Bibliography / Further Reading

Banks, Julie, and Carl Pracht. "Reference Desk Staffing Trends: A Survey." Reference & User Services Quarterly 48, no. 1 (Fall2008 2008): 54-59. Academic Search Complete, EBSCOhost

Barack, Lauren. "Virtual Stacks Go Live." School Library Journal 52, no. 12 (December 2006): 26-26. Academic Search Complete, EBSCOhost

Bourdon, Cathleen. "Web-Based Reference." American Libraries 37, no. 6 (June 2006): 95-95. Academic Search Complete, EBSCOhost

Carlson, Scott. "Are Reference Desks Dying Out?." Chronicle of Higher Education 53, no. 33 (April 20, 2007): A37-A39. Academic Search Complete, EBSCOhost

Dalston, Teresa, and Michael Pullin. "Virtual Reference on a Budget: Case Studies." Library Media Connection 27, no. 2 (October 2008): 30-33. Academic Search Complete, EBSCOhost

"DOING VIRTUAL REFERENCE Along With Everything Else." Computers in Libraries 29, no. 1 (January 2009): 8-31. Academic Search Complete, EBSCOhost

Flanagan, Pat, and Lisa R. Horowitz. "Exploring New Service Models: Can Consolidating Public Service Points Improve Response to Customer Needs?." Journal of Academic Librarianship 26, no. 5 (September 2000): 329. Academic Search Complete, EBSCOhost

Hisle, W. Lee. "Reference Questions in the Library of the Future." Chronicle of Higher Education 52, no. 6 (September 30, 2005): B6-B8. Academic Search Complete, EBSCOhost

Kern, Kathleen, Virtual Reference Best Practices: Tailoring Services to Your Library ISBN: 9780838909751

Lindsay, Elizabeth Blakesley. "Reference Anywhere, Anytime: Recent Works on Virtual Reference." Public Services Quarterly 4, no. 4 (December 2008): 377-380. MasterFILE Premier, EBSCOhost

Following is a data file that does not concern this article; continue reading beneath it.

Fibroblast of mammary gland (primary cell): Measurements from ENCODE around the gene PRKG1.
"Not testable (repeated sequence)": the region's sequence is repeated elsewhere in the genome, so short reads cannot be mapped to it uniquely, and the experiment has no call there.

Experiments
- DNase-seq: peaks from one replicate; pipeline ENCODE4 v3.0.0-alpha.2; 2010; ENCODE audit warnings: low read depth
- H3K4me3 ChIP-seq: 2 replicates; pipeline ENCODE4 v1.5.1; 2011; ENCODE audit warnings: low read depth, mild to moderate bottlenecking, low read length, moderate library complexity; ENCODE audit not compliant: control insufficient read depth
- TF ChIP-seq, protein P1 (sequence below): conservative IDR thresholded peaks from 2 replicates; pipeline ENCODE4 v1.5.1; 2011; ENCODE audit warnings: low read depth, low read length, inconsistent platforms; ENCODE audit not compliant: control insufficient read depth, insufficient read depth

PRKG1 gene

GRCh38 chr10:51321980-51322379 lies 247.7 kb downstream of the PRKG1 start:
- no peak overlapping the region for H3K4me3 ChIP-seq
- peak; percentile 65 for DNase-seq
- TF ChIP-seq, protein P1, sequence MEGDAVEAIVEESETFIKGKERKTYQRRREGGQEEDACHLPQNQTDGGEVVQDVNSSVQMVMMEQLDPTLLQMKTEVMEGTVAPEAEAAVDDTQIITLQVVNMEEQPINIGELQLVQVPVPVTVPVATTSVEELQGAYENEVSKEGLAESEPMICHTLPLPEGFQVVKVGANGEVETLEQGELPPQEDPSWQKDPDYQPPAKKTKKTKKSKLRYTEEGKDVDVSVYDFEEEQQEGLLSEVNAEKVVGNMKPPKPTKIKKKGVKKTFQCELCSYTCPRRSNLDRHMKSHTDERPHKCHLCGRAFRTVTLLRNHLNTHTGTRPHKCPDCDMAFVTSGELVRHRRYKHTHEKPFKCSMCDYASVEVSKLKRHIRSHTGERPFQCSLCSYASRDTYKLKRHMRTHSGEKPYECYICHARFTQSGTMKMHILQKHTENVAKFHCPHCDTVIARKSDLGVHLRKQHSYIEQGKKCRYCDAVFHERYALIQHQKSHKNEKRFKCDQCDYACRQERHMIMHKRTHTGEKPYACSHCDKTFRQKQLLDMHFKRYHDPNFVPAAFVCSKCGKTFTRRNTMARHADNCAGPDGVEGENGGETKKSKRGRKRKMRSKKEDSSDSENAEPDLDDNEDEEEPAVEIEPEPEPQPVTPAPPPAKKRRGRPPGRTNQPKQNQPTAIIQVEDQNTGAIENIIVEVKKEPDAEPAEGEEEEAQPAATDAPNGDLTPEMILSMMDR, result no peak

McDermott, Irene Elizabeth, The Librarian's Internet Survival Guide: Strategies for the High-tech Reference Desk , 2nd ed. ISBN: 9781573872355

Nicholson, Scott, and R. David Lankes. "The Digital Reference Electronic Warehouse Project." Reference & User Services Quarterly 46, no. 3 (Spring2007 2007): 45-59. Academic Search Complete, EBSCOhost

Schnall, Sharon N. "Libraries enter new age." Crain's Cleveland Business 27, no. 8 (February 20, 2006): 16-16. MasterFILE Premier, EBSCOhost

Sobotincic, Marilyn. "Oh, the Joy of Reference Questions!." Children & Libraries: The Journal of the Association for Library Service to Children 4, no. 3 (Winter2006 2006): 64-64. Academic Search Complete, EBSCOhost

Thomsett-Scott, Beth, and Patricia E. Reese. "Changes in Library Technology and Reference Desk Statistics: Is There a Relationship?." Public Services Quarterly 2, no. 2/3 (April 2006): 143-165. MasterFILE Premier, EBSCOhost (accessed March 27, 2009).

Vilelle, Luke, and Christopher C. Peters. "Don't Shelve the Questions Defining Good Customer Service for Shelvers." Reference & User Services Quarterly 48, no. 1 (Fall2008 2008): 60-67. Academic Search Complete, EBSCOhost

Wright, Adam “Web 2.0: An Introduction” default.asp?action=article&ID=202

Zabel, Diane. "Trends in Reference and Public Services Librarianship and the Role of RUSA Part One." Reference & User Services Quarterly 45, no. 1 (Fall2005 2005): 7-10. Academic Search Complete, EBSCOhost

Zabel, Diane. "Trends in Reference and Public Services Librarianship and the Role of RUSA, Part Two." Reference & User Services Quarterly 45, no. 2 (Winter2005 2005): 104-107. Academic Search Complete, EBSCOhost

 

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Original Publication Date: 
April 1, 2009
Legacy Article Number: 
356